Sunday, 8 June 2008

02 June 2008

remember me, Neal Cassady? I’ve come to ask you to show me how to write.” And where’s Louanne?” I asked, and Neal said she’d apparently whored a few dollars together or something of that nature and gone back to Denver… “whore!” So we went out to have a few beers because we couldn’t talk like we wanted to in front of my mother, who sat in the livingroom reading her paper. She took one look at Neal and decided from the very beginning that he was a madman. She never dreamed she too’d be driving across the mad American night with him more than once. In the bar I told Neal, “For krissakes man I know very very well you didn’t come to me only to want become a writer and after all what do I really know it except you’ve got to stick to it with the energy of a benny addict,” and he said, “Yes of course, I know exactly what you mean and in fact those problems have occurred to me but the thing that I want is the realization of those factors that should one depend on Schpenhauer’s dichotomy for any inwardly realized…” and so on and on in that way, things I understood not a bit and he himself didn’t, and what I mean is to say, in those days he really didn’t know what he was talking about, that is to say, he was a young jailkid all hung up on the wonderful possibilities of becoming a real intellectual and he liked to talk in the tone and using the words but in a jumbled way that he had heard “real intellectuals” talk although mind you he wasn’t so naïve as that in all other things, and it took him just a few months with Leon Levinsky to become completely in there with all the terms and the jargon and the style of intellectuality. Nonetheless I loved him for his madness and we got drunk together in the Linden bar behind my house and I agreed that he could stay at my house till he found a job and we furthermore agreed to go out west sometime. That was the winter of 1947. Shortly after meeting Neal I began writing or painting my huge Town and City, and I was about four chapters on when one night, when neal ate supper at my house, and he already had a new parkinglot job in New York, the hotel NYorker lot on 34 st., he leaned over my shoulder as I typed rapidly away and said “Come on man, those girls won’t wait, make it fast,” and I said “Hold on just a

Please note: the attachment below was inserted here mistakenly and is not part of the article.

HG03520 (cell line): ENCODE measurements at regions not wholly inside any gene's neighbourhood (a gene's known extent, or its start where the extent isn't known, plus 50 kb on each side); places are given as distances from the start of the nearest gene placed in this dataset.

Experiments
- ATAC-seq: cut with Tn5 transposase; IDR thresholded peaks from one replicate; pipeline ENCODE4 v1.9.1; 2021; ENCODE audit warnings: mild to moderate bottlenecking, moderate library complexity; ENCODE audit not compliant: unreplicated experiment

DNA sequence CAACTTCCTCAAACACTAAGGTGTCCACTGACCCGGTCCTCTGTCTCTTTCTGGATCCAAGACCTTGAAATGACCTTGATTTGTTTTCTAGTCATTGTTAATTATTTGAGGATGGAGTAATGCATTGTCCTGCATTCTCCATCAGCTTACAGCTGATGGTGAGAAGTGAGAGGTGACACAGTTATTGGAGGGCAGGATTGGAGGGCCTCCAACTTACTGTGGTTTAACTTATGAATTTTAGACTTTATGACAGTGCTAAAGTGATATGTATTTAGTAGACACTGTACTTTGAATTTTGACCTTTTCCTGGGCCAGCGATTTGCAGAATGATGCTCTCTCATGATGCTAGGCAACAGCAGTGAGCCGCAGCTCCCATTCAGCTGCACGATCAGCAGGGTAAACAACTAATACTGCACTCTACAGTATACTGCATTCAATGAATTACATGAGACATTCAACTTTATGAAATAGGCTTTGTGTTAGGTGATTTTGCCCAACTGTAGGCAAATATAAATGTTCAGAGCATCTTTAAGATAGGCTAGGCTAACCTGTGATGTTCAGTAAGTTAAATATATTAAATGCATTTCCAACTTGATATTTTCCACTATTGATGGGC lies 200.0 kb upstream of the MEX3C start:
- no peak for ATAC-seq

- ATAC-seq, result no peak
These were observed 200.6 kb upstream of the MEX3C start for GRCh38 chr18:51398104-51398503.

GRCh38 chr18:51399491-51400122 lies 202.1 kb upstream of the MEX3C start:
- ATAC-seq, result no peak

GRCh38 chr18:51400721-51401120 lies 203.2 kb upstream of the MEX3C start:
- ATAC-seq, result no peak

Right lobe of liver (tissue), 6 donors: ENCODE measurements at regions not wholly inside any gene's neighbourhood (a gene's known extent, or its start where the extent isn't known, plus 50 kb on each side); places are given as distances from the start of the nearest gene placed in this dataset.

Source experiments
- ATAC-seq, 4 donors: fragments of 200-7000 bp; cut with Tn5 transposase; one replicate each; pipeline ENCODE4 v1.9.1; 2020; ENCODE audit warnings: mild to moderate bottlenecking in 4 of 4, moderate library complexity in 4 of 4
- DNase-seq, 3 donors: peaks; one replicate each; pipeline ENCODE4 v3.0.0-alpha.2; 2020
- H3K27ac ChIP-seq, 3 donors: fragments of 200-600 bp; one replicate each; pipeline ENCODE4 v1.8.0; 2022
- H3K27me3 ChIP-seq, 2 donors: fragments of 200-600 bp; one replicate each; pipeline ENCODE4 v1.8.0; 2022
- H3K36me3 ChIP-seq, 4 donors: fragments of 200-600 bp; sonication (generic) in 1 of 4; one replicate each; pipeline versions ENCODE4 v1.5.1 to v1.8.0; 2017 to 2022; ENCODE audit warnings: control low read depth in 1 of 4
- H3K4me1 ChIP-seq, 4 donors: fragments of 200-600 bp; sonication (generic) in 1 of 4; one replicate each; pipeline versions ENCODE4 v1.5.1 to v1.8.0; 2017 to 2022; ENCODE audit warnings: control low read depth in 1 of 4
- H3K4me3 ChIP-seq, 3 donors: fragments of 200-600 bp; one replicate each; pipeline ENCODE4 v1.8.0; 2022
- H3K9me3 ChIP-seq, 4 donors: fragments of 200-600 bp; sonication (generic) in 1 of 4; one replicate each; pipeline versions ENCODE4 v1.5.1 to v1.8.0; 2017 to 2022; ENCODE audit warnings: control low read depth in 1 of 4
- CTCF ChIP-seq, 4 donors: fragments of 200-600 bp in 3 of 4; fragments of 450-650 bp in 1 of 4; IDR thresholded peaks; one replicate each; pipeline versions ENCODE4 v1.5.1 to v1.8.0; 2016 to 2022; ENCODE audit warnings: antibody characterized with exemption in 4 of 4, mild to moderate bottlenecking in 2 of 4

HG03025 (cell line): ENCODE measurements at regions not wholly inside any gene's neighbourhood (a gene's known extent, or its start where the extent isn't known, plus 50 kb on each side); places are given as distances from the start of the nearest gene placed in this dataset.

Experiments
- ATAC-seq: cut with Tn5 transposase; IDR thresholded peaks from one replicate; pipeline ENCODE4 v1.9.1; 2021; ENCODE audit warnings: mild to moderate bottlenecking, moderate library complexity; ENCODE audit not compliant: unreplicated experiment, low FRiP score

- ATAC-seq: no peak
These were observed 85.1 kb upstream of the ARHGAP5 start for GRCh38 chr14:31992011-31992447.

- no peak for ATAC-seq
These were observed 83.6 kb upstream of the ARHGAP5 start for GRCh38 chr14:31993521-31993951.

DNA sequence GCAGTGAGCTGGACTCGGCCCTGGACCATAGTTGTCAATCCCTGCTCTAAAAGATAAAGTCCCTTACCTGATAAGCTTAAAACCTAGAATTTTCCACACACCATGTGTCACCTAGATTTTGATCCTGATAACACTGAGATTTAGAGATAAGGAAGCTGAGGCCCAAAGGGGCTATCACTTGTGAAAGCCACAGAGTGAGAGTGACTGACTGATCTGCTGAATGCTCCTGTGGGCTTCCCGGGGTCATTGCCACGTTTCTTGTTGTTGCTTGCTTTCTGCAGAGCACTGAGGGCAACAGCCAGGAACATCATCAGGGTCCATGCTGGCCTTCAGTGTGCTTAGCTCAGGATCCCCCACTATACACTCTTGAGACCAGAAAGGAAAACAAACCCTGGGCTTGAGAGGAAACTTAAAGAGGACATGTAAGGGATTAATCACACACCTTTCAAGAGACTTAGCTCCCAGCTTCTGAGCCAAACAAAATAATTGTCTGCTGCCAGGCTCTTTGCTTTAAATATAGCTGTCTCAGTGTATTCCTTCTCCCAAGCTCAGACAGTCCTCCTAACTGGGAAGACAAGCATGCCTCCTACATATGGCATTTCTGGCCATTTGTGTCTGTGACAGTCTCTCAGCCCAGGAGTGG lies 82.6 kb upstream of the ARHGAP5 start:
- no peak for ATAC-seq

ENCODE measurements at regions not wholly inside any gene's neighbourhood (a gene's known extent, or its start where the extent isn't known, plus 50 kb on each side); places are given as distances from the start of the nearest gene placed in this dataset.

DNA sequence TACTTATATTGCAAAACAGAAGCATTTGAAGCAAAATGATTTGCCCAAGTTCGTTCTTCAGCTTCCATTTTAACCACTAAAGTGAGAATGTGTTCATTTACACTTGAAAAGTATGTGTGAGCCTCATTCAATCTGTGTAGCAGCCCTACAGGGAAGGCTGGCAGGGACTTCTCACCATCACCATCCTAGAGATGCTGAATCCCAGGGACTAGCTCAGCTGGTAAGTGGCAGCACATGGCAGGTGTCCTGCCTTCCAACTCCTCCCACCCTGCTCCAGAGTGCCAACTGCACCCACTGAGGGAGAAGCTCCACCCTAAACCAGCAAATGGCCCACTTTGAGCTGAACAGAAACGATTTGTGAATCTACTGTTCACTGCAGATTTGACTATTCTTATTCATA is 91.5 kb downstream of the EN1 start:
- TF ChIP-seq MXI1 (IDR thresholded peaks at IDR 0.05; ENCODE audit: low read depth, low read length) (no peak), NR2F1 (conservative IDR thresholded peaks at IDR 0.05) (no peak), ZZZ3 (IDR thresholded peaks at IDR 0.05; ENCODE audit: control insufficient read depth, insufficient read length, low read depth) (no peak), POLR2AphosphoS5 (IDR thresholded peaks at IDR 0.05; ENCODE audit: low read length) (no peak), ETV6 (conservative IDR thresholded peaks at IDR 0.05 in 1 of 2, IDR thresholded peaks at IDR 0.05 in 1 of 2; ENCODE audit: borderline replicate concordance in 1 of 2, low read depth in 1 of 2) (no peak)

1 comment:

Emily said...

remember me, Neal Cassady? I've come to ask you to show me how to write." And where's Louacnne?" I asked, and Neal said she'd apparently whored a few dollars together or something of that nature and gone back to Denver..."whore!" So we went out to have a few beers because we couldn't talk like we wanted to in front of my mother, who sat in the livingroom reading her paper. She took one look at Neal and decided from the very beginning that he was a madman. She never dreamed she too'd be driving across the mad American night with him more than once. In the bar I told Neal, "For krissakes man I know very very well you didn't come to me only to want become a write and after all what do I really know it except you've got to stick to it with the energy of a benny addict," and he said, "Yes of course, I know exactly what you mean and in fact those problems have occurred to me but the thing that I want is the realization of those factors that should one depend on Schpenhauer's dichotomy for any inwardly realized..." and so on and on in that way, things I understood not a bit and he himself didn't, and what I mean is to say, in those days he really din't know what he was talking about, that is to say, he was a young jailkid all hung up on the wonderful possibilities of becoming a real intellectual and he liked to talk in the tone and using the words but in a jumbled way that he had heard "real intellectuals" talk although mind you he wasn't so naive as that in all other things, and it took him just a few months with Leon Levinsky to become completely in there with all the terms and the jargon and the style of intellectuality. Nonetheless I loved him for his madness and we got drunk together in the Kinden bar behind my house and I agreed that he could stay at my house till he found a job and we furthermore agreed to go out west sometime. That was the winter of 1947. Shortly after meeting Neal I began writing or painting my huge Town and City, and I was about four chapters on when one nights, when neal ate supper at my house, and he already had a new parkinglot job in New York, the hotel NYorker lot on 34 st., he leaned over my shoulder as I type rapidly away and said "Come on man, those girls won't wait, make it fast," and I said "Hold on just a